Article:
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Barque or bite

Posted by Tall Ships America on July 30, 2010

By Becca

“Two-six, HEAVE.”

“Two-six, HEAVE.”

                The yards swing to starboard as we haul in the braces, five sailors along a line. I notice our shadows on deck, silhouettes falling into an easy rhythm. We don’t haul with our arms so much as with our entire bodies: we lean back holding the line and sort of bounce, putting our weight into each jerk.

                “Two-six, HEAVE!”

It is my third day aboard the Barque Europa, and this is my first experience of a square rigger. After sailing aboard much smaller boats for the past year, I am overwhelmed by the sheer number of lines! I feel like I’ve fallen into a bowl of spaghetti, and I have to know the names of all the noodles.  And all the sails… staysails, courses, topsails, t’gallants, royals, skysails… Europa has at least 20 sails, and I haven’t learned the names of all of them yet.

There are also structural differences that I suppose are cultural. Europa’s crew move about their days in a very relaxed manner. At the changing of the watch on an American boat (or the ones I’ve worked on) the entire process takes about ten minutes. It culminates with the off-going watch officer saying, “Watch below!” On the Europa, however, both watches meander up to the poop deck to chat and catch up with each other for a bit. Eventually the off going watch will go down below to sleep… or they might stay up to do maintenance.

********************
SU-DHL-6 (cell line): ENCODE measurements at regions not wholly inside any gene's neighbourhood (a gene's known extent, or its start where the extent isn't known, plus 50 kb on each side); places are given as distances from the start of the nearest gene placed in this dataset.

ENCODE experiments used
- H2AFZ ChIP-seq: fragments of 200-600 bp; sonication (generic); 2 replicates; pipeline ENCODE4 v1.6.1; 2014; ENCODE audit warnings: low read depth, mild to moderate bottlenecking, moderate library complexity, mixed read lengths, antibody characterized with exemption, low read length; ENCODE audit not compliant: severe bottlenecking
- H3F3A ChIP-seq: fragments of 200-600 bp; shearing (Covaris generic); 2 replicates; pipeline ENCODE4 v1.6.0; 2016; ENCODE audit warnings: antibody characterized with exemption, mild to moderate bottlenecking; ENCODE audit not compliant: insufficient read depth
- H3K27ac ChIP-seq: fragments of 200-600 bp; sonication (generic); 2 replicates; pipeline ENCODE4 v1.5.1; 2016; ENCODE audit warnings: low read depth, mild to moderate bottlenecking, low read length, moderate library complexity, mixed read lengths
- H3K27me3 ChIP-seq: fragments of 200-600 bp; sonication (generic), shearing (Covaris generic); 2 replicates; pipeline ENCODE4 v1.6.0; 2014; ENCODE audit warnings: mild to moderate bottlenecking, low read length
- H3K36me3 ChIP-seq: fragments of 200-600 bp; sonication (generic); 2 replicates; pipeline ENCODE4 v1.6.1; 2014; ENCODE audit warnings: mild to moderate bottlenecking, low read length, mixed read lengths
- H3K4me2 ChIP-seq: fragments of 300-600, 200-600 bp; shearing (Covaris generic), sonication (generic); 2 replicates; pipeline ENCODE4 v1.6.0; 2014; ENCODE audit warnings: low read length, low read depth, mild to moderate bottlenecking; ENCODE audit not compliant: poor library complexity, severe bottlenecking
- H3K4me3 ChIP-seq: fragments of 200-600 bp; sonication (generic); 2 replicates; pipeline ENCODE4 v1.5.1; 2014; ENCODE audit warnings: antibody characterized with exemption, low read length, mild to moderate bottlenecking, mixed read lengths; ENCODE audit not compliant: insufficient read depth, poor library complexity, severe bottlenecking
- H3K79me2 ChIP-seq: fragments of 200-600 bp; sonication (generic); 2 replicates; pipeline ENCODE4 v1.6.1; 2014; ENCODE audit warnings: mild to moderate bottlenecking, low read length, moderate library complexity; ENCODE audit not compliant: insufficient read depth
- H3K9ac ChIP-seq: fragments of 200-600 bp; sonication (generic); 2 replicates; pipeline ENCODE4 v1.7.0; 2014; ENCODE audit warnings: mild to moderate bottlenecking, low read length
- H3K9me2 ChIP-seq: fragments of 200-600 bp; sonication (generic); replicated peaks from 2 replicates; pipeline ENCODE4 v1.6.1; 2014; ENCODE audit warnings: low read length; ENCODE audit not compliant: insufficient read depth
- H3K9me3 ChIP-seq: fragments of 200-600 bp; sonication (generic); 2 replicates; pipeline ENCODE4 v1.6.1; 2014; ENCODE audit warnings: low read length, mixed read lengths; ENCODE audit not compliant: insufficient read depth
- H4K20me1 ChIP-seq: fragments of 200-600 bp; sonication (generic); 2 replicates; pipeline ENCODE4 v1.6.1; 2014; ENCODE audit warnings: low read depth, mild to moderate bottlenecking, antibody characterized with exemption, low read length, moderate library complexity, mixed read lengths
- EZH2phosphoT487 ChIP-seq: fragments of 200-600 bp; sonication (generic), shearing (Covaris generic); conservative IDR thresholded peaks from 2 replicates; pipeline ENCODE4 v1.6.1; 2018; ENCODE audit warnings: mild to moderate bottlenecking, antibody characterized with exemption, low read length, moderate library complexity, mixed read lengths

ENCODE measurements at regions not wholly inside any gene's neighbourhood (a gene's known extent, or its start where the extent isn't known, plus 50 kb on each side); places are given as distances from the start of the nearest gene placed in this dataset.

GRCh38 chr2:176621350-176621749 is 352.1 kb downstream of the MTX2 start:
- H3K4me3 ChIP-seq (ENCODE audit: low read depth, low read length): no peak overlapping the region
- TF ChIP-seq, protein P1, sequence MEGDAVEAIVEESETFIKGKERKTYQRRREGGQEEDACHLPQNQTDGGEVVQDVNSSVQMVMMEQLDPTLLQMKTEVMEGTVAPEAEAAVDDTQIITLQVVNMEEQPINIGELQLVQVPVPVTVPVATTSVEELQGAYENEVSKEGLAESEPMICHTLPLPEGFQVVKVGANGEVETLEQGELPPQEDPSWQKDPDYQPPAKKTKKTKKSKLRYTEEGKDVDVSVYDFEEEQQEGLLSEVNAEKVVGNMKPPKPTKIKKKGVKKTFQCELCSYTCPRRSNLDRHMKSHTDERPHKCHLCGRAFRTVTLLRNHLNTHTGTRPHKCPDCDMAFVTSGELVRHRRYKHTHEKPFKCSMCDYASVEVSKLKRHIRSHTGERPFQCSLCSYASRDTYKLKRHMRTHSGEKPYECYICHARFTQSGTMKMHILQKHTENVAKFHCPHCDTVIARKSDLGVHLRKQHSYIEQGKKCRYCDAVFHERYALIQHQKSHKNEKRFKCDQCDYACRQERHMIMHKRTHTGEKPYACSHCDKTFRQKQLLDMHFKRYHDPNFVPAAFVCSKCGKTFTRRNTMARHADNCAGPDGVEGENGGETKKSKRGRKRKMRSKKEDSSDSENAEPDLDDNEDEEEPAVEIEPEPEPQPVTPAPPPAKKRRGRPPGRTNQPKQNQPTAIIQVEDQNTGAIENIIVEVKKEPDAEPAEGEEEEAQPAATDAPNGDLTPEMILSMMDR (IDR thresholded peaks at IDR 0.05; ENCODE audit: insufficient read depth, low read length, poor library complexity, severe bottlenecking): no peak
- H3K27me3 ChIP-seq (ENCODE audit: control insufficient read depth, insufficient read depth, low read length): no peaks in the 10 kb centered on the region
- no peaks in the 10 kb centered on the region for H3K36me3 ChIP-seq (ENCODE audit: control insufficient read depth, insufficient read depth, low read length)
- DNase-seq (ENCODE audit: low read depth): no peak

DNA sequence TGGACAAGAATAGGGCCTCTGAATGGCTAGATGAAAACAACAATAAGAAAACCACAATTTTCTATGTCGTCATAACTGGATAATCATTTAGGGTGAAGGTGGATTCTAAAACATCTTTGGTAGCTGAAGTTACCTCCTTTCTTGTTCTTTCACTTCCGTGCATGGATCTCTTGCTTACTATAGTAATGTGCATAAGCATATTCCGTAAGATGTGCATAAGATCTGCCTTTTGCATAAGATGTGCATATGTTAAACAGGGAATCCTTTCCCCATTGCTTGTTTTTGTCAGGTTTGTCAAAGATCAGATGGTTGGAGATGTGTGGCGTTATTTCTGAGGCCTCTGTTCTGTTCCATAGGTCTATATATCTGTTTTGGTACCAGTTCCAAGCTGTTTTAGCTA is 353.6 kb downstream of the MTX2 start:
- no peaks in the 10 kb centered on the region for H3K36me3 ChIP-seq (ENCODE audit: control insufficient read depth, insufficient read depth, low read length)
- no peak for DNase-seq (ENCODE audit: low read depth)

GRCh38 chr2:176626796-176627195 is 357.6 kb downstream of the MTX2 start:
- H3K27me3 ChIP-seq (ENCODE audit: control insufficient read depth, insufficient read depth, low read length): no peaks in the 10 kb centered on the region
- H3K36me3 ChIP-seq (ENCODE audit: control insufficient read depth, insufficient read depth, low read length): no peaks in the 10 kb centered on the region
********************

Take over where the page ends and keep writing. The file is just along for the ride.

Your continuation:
The new watch will work for about three hours and then stop for a coffee break before returning to work for another three hours. The six-on, six-off watch rotation can be hard to get used to, because it means that you can only catch about five hours of sleep at a time. I never feel sleep deprived though… the naps add up and the coffee keeps everyone perky.

We have not had very much good sailing, but we have passed and visited some beautiful places. The hills here are covered with pine and fir trees.  Last night I came on deck to fog and the last bit of sunlight. The water was almost completely smooth, with a pale shimmer marking the line between lake and land. Shades of gray and blue faded into each other, and the hills were smoky with mist. One thing that has struck me is how the coast here seems almost un-touched in between towns. It’s wonderful to see land that seems a little bit wild. We went ashore this morning and saw moose tracks on the beach. 

We have a few more days until we reach the festival, and we plan to stop each night either to anchor or moor in some small town.  I’m enjoying my time in the beautiful Upper Peninsula of Michigan, and I’ll see y’all in Duluth!

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